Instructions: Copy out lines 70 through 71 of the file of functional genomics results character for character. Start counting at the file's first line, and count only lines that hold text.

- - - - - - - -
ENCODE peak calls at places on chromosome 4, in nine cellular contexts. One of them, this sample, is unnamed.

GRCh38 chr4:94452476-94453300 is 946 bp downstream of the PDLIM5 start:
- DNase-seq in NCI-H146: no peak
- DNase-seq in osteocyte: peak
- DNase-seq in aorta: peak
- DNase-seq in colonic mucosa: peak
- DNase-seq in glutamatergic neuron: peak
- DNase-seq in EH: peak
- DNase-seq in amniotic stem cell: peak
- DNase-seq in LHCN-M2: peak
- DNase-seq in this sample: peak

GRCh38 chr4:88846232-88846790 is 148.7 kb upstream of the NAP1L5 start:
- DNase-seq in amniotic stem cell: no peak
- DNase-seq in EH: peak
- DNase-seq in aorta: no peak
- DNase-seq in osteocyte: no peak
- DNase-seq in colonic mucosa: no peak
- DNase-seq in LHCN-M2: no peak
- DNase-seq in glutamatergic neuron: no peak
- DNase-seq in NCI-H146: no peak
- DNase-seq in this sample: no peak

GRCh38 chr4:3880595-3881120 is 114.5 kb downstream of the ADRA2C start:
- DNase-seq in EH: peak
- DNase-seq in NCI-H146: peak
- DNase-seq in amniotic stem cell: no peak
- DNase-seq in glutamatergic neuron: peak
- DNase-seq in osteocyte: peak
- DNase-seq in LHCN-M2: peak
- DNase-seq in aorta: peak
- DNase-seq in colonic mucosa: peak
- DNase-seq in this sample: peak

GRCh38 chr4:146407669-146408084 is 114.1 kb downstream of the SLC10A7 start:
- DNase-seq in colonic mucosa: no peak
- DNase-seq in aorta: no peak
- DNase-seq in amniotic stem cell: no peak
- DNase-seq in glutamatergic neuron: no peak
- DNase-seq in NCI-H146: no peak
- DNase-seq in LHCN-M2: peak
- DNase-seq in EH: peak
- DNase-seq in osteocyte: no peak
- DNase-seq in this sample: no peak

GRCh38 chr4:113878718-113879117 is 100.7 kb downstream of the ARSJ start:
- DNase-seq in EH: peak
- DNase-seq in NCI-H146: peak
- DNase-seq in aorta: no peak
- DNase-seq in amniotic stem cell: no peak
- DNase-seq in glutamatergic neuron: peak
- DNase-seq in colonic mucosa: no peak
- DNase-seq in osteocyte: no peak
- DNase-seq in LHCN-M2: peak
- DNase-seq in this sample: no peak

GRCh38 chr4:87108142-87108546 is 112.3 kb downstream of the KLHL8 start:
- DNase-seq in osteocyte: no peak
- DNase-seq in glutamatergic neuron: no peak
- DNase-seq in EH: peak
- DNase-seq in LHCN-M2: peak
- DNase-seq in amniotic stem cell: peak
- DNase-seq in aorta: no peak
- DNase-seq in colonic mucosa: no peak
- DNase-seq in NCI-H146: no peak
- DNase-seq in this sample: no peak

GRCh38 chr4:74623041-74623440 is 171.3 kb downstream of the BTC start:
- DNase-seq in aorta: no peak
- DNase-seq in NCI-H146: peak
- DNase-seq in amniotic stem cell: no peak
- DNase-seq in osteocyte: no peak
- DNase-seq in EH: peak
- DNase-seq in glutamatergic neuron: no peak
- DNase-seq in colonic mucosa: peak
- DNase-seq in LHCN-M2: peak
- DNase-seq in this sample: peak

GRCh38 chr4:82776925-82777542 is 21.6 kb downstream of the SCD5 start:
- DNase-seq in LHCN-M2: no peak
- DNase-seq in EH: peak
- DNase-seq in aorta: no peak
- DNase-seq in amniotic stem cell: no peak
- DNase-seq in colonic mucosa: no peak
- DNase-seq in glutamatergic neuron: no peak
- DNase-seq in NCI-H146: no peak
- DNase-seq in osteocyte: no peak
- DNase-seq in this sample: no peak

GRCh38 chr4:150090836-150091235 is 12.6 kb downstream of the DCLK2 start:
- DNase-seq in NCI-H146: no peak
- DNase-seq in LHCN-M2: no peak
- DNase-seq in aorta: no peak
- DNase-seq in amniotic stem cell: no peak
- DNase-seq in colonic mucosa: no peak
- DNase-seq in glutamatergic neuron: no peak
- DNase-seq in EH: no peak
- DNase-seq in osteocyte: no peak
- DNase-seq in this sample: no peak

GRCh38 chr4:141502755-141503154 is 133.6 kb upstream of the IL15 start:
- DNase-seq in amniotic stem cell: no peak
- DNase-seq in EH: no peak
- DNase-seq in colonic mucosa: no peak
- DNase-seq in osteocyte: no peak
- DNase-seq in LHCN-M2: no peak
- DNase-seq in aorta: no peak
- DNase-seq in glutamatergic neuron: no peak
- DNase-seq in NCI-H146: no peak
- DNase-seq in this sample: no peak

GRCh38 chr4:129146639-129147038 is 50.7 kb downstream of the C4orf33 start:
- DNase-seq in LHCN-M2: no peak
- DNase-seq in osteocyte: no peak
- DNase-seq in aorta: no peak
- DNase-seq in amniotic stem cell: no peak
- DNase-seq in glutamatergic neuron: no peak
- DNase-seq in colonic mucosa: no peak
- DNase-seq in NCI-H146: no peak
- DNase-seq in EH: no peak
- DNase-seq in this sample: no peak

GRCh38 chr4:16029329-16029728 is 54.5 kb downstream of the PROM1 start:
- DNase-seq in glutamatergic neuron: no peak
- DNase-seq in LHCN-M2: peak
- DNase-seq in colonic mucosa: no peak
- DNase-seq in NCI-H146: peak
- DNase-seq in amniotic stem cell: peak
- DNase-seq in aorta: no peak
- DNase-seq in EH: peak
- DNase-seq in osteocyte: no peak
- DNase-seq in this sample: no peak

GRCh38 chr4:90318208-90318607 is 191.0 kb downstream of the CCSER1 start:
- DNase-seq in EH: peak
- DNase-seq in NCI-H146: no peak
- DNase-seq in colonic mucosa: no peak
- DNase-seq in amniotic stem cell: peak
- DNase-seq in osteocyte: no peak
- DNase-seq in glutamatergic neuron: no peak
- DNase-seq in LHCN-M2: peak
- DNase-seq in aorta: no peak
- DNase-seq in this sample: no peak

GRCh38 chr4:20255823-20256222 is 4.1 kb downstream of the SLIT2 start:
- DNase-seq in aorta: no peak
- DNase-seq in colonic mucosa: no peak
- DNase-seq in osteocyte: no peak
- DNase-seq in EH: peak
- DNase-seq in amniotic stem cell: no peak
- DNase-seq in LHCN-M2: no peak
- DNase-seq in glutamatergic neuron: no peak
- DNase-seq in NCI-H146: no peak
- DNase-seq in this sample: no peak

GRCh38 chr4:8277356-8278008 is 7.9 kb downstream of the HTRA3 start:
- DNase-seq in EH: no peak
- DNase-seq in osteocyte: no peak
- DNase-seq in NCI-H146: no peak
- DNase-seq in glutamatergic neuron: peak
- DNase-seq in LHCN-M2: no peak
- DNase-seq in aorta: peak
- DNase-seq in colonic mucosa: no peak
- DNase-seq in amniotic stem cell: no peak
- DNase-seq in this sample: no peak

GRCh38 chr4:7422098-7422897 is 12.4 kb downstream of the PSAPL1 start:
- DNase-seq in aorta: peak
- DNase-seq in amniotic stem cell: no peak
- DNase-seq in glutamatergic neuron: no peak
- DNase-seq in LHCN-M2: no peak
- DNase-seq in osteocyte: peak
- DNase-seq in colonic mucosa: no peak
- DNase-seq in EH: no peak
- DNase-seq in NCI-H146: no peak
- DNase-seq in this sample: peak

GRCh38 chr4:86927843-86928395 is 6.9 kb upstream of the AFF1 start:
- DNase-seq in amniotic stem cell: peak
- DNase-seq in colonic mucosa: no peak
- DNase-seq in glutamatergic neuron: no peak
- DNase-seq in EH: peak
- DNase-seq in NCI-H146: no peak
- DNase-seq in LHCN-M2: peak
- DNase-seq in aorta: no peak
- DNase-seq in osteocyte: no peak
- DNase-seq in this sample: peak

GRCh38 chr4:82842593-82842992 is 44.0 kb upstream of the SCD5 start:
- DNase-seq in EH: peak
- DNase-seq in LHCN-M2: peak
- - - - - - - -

- DNase-seq in LHCN-M2: peak
- DNase-seq in this sample: peak